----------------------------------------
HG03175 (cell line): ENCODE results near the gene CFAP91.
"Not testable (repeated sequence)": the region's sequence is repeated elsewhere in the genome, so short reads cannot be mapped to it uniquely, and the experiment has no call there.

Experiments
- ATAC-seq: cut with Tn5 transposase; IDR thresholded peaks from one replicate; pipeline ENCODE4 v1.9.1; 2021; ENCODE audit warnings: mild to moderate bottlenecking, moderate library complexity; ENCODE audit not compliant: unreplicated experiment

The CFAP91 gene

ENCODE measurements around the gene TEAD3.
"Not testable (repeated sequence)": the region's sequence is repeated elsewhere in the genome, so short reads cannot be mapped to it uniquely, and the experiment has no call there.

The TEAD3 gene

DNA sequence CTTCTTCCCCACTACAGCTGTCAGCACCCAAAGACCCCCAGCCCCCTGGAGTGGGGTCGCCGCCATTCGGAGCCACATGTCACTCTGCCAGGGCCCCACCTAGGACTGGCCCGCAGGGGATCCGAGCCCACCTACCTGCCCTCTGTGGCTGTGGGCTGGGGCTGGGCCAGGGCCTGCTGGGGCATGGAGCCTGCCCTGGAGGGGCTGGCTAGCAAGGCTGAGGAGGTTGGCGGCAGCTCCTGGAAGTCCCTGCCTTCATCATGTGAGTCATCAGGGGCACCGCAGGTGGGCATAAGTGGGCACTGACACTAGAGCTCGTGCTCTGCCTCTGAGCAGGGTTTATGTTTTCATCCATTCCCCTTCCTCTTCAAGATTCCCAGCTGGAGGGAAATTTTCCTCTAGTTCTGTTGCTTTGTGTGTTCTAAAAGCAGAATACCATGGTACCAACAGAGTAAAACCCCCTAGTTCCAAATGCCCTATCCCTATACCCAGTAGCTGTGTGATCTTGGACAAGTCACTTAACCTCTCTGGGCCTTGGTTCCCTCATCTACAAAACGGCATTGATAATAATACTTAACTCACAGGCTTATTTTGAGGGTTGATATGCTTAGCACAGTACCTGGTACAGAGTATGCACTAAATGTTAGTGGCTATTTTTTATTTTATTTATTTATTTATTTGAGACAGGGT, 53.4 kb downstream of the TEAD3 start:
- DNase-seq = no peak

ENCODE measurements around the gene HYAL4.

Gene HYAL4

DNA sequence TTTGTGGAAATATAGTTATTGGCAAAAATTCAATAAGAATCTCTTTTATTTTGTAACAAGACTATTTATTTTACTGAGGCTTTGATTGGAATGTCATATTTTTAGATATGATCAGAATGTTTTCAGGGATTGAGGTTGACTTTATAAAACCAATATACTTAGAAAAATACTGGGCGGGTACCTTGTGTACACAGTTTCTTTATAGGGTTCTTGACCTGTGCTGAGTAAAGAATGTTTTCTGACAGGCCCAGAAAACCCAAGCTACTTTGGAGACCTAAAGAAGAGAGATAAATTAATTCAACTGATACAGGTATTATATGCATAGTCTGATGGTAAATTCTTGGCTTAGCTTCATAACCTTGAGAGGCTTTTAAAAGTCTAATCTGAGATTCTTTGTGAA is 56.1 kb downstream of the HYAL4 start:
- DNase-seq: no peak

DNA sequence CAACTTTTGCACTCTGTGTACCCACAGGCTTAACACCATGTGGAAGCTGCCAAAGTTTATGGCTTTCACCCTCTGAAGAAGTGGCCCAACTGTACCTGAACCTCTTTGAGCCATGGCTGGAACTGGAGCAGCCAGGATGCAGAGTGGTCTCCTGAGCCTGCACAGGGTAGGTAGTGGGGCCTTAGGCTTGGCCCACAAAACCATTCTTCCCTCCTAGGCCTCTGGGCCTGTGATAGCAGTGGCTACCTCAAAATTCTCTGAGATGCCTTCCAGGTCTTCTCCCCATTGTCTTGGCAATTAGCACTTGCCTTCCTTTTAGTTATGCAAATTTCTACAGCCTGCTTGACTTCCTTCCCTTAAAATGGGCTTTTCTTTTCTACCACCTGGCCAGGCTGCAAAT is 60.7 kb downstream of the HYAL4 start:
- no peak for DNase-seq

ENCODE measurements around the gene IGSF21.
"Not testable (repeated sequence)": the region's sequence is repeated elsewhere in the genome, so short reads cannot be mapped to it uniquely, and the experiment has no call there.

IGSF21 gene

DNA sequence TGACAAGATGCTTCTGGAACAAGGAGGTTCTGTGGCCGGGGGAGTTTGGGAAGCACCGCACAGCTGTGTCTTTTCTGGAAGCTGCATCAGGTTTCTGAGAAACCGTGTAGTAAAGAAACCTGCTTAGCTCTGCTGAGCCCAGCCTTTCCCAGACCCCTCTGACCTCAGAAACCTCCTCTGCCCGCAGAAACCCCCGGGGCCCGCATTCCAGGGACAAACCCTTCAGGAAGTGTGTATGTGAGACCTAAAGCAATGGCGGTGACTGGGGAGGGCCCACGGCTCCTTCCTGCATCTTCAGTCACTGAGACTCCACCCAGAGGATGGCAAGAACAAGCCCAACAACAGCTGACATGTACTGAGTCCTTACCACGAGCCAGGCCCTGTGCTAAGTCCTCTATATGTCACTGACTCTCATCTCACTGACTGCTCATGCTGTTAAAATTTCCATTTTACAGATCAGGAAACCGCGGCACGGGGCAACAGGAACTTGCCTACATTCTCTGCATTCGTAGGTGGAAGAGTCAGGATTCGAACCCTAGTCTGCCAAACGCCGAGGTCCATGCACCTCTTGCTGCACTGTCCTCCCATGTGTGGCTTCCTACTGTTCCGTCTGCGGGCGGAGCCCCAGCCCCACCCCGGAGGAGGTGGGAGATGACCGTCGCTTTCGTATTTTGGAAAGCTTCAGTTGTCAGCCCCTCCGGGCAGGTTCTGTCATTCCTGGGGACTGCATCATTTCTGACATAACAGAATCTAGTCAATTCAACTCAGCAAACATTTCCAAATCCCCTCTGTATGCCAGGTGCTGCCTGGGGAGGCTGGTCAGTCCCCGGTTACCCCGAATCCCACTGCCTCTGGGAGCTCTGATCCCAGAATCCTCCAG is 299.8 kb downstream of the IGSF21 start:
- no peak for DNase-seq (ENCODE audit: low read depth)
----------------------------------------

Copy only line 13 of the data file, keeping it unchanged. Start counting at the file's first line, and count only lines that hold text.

DNA sequence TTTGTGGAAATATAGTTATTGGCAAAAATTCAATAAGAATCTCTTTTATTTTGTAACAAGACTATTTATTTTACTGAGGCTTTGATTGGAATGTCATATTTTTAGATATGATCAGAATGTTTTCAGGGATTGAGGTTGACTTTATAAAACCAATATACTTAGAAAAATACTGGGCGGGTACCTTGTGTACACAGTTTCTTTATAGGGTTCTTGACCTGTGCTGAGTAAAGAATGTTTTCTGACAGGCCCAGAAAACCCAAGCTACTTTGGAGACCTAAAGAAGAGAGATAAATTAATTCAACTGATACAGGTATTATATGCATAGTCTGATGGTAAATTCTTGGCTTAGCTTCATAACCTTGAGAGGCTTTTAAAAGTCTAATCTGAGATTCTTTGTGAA is 56.1 kb downstream of the HYAL4 start: